Week-to-week, I, like many, sought marvel in activities such as a good movie, a few beers or a Friday night takeaway. Most I perceived as harmless in moderation. I felt that I deserved to ‘switch-off’ by switching on some screen and mindlessly staring at it while sitting for hours – especially after, what I once considered to be, a hard week of work & study. I saw such pursuits as a distraction from the mundanity of life. But, for me, these are not marvellous anymore. I only see them as low-quality activities. I don’t find them relaxing. It’s not that I think any less of others that do these things; as long as you’re not harming yourself or others, I’d encourage you to work out an exit-strategy from the humdrum in any number of ways. It’s just that such activities don’t contribute to my development or that of my family in any way. And, in hindsight, I’m increasingly certain they never really did.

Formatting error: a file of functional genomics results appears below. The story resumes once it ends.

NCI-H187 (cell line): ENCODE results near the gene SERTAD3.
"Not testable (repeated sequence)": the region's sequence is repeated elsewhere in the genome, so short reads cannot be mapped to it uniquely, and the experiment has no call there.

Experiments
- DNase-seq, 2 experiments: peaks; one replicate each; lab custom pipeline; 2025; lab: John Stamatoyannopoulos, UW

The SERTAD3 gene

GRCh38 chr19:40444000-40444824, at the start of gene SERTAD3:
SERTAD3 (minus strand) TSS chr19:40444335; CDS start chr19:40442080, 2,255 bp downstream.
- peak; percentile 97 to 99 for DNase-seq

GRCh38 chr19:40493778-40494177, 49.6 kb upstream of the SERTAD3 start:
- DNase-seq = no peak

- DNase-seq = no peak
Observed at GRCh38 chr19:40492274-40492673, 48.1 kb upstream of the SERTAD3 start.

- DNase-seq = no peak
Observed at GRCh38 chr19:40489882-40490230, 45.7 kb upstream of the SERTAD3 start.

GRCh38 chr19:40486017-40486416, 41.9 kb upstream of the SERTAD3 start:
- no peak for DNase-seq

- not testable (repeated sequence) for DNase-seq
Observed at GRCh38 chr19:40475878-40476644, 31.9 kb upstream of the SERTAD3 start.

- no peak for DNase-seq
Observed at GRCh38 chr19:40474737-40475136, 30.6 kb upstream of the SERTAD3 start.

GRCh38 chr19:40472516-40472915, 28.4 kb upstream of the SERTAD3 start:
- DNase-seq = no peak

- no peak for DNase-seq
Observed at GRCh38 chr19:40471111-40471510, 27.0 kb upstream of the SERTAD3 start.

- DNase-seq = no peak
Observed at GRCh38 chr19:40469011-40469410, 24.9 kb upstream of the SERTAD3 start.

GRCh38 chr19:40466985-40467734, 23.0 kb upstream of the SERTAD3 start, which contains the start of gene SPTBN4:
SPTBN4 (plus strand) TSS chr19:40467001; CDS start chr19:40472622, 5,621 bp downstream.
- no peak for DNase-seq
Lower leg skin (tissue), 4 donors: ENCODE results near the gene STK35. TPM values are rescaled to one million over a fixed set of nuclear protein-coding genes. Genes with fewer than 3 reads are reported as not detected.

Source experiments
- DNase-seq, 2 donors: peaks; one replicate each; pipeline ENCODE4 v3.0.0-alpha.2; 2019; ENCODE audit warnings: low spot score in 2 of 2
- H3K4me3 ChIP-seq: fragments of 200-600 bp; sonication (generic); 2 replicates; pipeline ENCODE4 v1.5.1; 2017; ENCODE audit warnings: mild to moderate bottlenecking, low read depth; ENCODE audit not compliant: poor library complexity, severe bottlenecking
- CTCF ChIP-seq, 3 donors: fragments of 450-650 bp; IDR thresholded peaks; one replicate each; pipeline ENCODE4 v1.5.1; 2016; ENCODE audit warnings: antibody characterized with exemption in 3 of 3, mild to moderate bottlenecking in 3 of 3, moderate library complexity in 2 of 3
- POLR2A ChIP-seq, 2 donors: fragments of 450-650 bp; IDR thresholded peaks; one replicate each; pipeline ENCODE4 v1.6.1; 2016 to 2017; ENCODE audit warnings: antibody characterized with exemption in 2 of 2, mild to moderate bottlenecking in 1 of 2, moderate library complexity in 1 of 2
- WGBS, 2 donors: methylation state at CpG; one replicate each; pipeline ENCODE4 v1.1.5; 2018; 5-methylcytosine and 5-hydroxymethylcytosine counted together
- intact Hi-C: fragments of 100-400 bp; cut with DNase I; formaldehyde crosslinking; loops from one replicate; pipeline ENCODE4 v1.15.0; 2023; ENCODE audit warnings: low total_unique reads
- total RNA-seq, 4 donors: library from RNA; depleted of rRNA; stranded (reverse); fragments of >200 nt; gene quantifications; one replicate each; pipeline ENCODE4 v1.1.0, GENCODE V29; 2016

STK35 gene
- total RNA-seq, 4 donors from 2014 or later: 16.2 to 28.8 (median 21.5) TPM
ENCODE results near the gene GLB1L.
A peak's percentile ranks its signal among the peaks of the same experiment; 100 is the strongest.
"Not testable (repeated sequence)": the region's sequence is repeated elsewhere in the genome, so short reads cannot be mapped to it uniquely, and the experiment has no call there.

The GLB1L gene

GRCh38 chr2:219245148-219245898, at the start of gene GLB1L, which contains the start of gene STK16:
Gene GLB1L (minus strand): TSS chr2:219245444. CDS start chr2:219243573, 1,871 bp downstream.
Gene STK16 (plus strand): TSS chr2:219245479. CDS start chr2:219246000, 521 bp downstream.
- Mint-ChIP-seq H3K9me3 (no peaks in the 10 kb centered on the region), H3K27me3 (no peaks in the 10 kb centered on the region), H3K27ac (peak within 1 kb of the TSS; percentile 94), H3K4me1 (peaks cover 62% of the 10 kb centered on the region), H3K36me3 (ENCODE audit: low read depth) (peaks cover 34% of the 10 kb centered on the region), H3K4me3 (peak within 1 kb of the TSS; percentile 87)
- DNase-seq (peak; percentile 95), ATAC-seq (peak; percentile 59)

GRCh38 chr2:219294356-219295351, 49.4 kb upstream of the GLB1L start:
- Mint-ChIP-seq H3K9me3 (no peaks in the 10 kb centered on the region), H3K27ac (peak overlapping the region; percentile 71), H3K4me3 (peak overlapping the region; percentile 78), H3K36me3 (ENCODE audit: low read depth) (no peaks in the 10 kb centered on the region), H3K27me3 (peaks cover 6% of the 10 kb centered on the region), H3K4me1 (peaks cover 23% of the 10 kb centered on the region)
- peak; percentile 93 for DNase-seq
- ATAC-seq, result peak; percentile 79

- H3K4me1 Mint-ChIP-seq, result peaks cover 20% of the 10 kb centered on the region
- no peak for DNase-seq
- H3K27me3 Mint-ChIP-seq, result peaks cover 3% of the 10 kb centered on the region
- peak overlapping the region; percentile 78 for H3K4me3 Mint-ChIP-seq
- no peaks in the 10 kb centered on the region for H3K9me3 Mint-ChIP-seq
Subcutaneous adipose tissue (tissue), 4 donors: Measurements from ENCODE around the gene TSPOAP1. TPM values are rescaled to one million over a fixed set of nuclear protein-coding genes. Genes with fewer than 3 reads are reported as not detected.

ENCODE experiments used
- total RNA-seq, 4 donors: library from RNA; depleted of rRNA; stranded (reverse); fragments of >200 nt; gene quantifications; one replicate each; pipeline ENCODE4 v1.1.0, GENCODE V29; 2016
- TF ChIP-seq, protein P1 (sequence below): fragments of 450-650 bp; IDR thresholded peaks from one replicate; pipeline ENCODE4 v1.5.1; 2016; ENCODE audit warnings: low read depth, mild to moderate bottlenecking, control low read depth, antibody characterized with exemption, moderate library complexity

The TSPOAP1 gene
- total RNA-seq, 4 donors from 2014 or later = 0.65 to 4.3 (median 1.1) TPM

It’s not because of our baby that I don’t have the time for such pursuits these days. It’s that I choose not to engage in them any longer. Allocating 15 hours per week to my thesis is one thing. The quality of that time is another. For it be high, I must be at my best. More importantly, I must be at my best for family and work. I see it like a three-legged stool: family, work and study. If one leg is not functioning, everything suffers. I’m more determined than ever now to be & become the best person I can be every day. I only engage in high-quality activities now. No more avoiding the effort and responsibility life now demands – not for one minute.